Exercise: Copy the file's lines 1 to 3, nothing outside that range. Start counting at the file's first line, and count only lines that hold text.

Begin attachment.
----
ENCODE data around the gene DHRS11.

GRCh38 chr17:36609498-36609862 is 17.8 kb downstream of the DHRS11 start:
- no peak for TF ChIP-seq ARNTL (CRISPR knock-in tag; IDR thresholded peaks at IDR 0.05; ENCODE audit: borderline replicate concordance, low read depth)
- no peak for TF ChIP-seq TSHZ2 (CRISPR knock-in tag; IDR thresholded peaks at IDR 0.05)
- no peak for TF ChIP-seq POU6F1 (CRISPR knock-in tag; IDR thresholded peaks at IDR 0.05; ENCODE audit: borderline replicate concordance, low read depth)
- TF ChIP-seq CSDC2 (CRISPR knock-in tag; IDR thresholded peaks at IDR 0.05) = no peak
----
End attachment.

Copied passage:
ENCODE data around the gene DHRS11.

GRCh38 chr17:36609498-36609862 is 17.8 kb downstream of the DHRS11 start:
- no peak for TF ChIP-seq ARNTL (CRISPR knock-in tag; IDR thresholded peaks at IDR 0.05; ENCODE audit: borderline replicate concordance, low read depth)